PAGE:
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Mobile ‘won’ music. Only oldies use ‘hi-fis’ to listen to their favourites songs now. But mobile companies didn’t win. Tim Green ponders what happened to Sony Ericsson PlayNow and the rest…

Do you know when today’s music industry began? You might guess it was when the first sheet music was printed. Or the first 78 disc was pressed. Or when Jailhouse Rock came out.


The rather dry answer is 1710. That was when the Parliament of Great Britain passed The Statute of Anne, also known as the Copyright Act. It was the first legislation in history to give government and courts the power to rule on copyright, rather than private parties.

Rock and roll!

The act made it possible for someone to own a song. And when you own something you can make money from it. And so can an agent and a manager and lawyer and an accountant and a vast multinational conglomerate with shareholders.


    The music industry that’s dying now – the one in which performers get paid for recorded music by the song – has no divine right to exist. It was just a blip. Like Vaudeville and Skiffle.

I found out about the 1710 act thanks to Ta Ra Ra Boom De Ay – a fabulous history of the music biz, written by former Wham manager Simon Napier-Bell. The author describes the record industry as ‘a world of greed, corruption, self-interest and fun’, and his account doesn’t disappoint.

The book is crammed with scurrilous behaviour. It’s full of chancers ripping off naive young talent and big business skewing the market to prevent newcomers from crashing it.

By the way, MEF’s old friend Ralph Simon features; he’s one of the good guys, of course.

Ta Ra Ra Boom De Ay reveals that from its earliest days the music industry was continually changing. Piano sheet music gave way to radio and then to the 78. Next came the golden era of the popular song and the Brill building. Then singles. Then albums. Then CDs, downloads and finally streaming.

The book is one long and lascivious reminder that the music industry that’s dying now – the one in which performers get paid for recorded music by the song – has no divine right to exist. It was just a blip. Like Vaudeville and Skiffle.

Of course, this is pretty tough for today’s musicians. An averagely popular band from 25 years ago could still sell millions of albums and get rich. Only a handful can now.

Streaming has won. And so has mobile.

Who still listens to music on a hi-fi? Even the word hi-fi is old fashioned. I have three adolescents at home. None of them listens to music ‘out loud’ as I did when I was their age. They are plugged into headphones connected by Bluetooth to their phones. As am I.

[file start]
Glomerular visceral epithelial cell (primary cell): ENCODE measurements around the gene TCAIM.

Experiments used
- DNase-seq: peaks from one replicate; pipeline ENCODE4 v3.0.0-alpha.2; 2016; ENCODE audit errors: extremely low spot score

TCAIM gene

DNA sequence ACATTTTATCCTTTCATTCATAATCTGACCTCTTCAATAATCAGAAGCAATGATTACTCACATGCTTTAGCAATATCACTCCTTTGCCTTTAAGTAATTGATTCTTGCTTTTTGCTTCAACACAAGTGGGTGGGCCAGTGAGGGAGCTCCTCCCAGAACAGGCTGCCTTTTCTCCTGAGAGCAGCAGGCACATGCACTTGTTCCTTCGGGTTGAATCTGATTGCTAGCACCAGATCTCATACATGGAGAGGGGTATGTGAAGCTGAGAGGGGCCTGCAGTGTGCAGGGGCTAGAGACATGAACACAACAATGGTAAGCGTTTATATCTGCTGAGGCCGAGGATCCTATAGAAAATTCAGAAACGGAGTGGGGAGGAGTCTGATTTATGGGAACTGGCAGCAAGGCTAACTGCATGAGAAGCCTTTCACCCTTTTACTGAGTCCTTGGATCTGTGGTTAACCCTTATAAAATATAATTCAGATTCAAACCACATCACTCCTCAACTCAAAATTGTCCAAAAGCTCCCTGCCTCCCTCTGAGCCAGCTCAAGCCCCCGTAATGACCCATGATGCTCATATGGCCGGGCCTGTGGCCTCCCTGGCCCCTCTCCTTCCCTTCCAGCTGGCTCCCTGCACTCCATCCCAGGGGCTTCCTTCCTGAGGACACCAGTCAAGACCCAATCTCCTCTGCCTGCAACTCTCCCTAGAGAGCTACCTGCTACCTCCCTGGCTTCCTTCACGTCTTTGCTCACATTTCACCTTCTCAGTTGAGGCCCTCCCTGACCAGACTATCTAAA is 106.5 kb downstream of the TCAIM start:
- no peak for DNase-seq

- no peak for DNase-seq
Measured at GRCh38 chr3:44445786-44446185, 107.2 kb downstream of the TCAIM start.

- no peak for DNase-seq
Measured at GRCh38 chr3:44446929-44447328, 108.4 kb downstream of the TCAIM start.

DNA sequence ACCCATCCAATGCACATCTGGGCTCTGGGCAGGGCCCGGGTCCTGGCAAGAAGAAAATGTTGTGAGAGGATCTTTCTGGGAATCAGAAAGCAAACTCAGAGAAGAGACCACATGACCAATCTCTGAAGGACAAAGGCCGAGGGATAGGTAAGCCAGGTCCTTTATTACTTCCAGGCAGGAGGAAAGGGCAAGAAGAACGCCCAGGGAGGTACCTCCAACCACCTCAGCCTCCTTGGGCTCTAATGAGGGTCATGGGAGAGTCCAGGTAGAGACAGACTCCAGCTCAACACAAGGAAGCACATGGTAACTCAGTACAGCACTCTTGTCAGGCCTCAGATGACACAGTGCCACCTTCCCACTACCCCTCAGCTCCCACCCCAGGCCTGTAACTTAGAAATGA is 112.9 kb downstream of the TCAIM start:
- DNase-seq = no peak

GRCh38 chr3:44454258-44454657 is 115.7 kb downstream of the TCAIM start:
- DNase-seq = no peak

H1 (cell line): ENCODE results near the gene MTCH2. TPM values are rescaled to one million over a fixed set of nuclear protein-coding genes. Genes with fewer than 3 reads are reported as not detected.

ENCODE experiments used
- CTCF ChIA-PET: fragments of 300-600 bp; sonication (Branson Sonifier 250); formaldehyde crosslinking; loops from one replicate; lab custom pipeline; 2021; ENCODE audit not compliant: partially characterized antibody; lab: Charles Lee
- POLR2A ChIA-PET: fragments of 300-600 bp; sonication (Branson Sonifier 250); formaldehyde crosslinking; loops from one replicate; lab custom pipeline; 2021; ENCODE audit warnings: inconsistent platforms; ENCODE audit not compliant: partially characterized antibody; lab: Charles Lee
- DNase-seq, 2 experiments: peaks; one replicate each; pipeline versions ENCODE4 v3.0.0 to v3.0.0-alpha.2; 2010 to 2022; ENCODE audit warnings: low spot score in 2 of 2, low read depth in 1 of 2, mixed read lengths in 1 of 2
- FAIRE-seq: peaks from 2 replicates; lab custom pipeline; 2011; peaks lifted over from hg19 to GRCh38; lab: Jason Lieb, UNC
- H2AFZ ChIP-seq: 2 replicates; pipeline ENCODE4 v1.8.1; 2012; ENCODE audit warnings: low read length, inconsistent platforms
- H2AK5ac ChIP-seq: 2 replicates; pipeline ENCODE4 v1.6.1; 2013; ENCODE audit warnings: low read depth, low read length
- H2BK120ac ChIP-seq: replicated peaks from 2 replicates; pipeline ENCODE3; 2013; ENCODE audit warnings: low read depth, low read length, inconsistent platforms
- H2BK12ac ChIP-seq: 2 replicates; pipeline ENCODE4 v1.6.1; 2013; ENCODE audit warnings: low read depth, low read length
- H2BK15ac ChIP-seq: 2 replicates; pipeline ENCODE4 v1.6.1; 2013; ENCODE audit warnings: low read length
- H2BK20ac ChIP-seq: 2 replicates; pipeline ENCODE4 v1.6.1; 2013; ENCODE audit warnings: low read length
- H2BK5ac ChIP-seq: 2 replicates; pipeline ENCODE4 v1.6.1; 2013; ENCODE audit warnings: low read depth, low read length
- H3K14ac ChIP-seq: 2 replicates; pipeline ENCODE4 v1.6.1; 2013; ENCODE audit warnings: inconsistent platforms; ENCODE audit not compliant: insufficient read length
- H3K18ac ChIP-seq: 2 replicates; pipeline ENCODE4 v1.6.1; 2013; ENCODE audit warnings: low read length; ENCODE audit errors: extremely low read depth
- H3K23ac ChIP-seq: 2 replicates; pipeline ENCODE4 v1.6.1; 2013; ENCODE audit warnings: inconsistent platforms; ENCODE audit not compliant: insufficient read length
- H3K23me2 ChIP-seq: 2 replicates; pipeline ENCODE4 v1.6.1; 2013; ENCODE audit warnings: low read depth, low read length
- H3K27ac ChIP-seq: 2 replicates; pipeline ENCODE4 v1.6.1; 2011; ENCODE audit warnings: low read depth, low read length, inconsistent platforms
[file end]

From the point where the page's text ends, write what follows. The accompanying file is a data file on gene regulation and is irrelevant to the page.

100 years ago, the song playing device of choice was the piano. Now it’s the phone.

So mobile is undoubtedly the ’story’ now. What’s interesting is how that story has played out. I learned this week that Samsung is to shut down its Milk streaming music service. The news would have come as little surprise to the tiny cohort of people who’ve heard of it.

Milk was the last remnant of an old idea – that mobile handset companies could run their own music services. Oh the hours I spent writing about this stuff.

There was Sony Ericsson PlayNow and MotoMusic and Nokia Ovi and Nokia Comes With Music. Operators also got in on the act. There was Orange Monkey and TDC Play and others. And then there were services like Omnifone’s MusicStation offering a white-label offering for OEMs and carriers alike. It went into administration in May.

These services came unstuck for a variety of reasons: DRM the listeners hated; 2.5G connections that were to slow to load songs; a lack of portability between devices/carriers; limited catalogues.

The last one may have been the kicker. After all, who wants to sign up to a service without your favourites?

tim-greenTim Green

Features Editor

MEF Minute

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Licensing is hard. The 1710 act still rules!

So here we are in 2016 and although mobile as a channel defines today’s music, it’s not the mobile companies that run it. No, it’s Spotify and Deezer and Amazon and Google and Apple (OK – kind of a mobile company).

But is that the end of the story? Can we assume everything is settled now?

I think we all know the answer to that.